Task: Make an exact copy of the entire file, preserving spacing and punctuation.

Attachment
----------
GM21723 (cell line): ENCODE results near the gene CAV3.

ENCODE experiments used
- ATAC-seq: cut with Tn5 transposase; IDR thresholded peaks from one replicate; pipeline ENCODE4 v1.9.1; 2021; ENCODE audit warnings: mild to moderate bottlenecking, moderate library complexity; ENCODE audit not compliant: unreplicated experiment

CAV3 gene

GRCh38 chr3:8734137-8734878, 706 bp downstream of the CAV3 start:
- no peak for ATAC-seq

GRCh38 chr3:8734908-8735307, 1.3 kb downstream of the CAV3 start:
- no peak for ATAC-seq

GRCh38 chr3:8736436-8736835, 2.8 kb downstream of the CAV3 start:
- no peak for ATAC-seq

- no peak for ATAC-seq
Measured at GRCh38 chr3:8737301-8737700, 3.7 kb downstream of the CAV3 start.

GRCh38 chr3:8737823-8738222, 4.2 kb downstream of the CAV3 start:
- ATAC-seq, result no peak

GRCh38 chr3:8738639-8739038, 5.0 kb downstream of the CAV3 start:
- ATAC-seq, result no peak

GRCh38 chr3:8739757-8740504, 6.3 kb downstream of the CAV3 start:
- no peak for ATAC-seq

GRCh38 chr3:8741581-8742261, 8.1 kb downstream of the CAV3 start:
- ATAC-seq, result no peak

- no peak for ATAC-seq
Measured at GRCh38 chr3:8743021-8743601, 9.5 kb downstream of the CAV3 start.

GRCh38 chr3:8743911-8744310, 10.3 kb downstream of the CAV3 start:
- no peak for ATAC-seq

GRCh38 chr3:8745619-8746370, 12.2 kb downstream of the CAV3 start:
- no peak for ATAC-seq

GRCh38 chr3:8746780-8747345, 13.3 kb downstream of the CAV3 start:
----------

GM21723 (cell line): ENCODE results near the gene CAV3.

ENCODE experiments used
- ATAC-seq: cut with Tn5 transposase; IDR thresholded peaks from one replicate; pipeline ENCODE4 v1.9.1; 2021; ENCODE audit warnings: mild to moderate bottlenecking, moderate library complexity; ENCODE audit not compliant: unreplicated experiment

CAV3 gene

GRCh38 chr3:8734137-8734878, 706 bp downstream of the CAV3 start:
- no peak for ATAC-seq

GRCh38 chr3:8734908-8735307, 1.3 kb downstream of the CAV3 start:
- no peak for ATAC-seq

GRCh38 chr3:8736436-8736835, 2.8 kb downstream of the CAV3 start:
- no peak for ATAC-seq

- no peak for ATAC-seq
Measured at GRCh38 chr3:8737301-8737700, 3.7 kb downstream of the CAV3 start.

GRCh38 chr3:8737823-8738222, 4.2 kb downstream of the CAV3 start:
- ATAC-seq, result no peak

GRCh38 chr3:8738639-8739038, 5.0 kb downstream of the CAV3 start:
- ATAC-seq, result no peak

GRCh38 chr3:8739757-8740504, 6.3 kb downstream of the CAV3 start:
- no peak for ATAC-seq

GRCh38 chr3:8741581-8742261, 8.1 kb downstream of the CAV3 start:
- ATAC-seq, result no peak

- no peak for ATAC-seq
Measured at GRCh38 chr3:8743021-8743601, 9.5 kb downstream of the CAV3 start.

GRCh38 chr3:8743911-8744310, 10.3 kb downstream of the CAV3 start:
- no peak for ATAC-seq

GRCh38 chr3:8745619-8746370, 12.2 kb downstream of the CAV3 start:
- no peak for ATAC-seq

GRCh38 chr3:8746780-8747345, 13.3 kb downstream of the CAV3 start: